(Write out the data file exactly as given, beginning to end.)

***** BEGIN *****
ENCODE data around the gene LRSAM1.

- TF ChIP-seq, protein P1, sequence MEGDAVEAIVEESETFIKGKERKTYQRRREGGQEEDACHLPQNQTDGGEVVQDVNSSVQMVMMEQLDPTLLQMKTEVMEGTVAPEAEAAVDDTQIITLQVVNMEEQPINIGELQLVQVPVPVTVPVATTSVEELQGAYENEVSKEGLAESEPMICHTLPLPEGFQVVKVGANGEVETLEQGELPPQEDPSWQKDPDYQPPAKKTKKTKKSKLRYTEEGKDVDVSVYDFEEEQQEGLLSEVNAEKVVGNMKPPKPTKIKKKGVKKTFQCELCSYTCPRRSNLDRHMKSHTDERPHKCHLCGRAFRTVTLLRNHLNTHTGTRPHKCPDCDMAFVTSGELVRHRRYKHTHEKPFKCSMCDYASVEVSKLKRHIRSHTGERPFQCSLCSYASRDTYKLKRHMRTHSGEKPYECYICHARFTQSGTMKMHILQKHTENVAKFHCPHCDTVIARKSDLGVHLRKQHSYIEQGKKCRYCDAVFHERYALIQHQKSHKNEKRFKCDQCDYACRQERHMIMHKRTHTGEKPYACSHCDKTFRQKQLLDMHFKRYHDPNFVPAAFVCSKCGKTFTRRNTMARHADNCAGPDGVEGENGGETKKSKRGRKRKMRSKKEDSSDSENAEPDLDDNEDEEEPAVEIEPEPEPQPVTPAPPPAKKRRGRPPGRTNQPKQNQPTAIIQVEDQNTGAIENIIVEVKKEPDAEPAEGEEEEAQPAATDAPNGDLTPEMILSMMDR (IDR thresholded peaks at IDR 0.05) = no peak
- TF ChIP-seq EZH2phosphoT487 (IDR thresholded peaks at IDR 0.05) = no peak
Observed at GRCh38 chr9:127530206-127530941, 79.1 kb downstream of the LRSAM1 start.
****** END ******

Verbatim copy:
ENCODE data around the gene LRSAM1.

- TF ChIP-seq, protein P1, sequence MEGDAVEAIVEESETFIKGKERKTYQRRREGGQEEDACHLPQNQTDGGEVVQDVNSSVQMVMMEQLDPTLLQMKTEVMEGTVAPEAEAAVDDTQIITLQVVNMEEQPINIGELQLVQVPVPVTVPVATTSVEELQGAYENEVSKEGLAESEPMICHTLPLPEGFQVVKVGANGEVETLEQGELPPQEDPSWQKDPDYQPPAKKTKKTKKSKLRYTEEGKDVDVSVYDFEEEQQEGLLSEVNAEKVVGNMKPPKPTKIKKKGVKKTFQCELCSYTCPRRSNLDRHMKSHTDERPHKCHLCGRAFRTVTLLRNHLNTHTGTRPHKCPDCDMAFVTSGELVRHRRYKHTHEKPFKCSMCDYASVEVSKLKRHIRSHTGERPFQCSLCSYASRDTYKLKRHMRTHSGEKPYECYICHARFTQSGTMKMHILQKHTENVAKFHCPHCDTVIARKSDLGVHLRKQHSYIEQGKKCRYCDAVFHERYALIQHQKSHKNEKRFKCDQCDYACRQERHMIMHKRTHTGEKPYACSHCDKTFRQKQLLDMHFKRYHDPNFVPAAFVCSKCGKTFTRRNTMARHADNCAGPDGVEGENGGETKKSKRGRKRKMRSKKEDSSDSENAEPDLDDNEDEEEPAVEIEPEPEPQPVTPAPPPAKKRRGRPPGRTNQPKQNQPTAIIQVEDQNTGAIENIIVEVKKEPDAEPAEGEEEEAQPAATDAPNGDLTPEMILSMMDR (IDR thresholded peaks at IDR 0.05) = no peak
- TF ChIP-seq EZH2phosphoT487 (IDR thresholded peaks at IDR 0.05) = no peak
Observed at GRCh38 chr9:127530206-127530941, 79.1 kb downstream of the LRSAM1 start.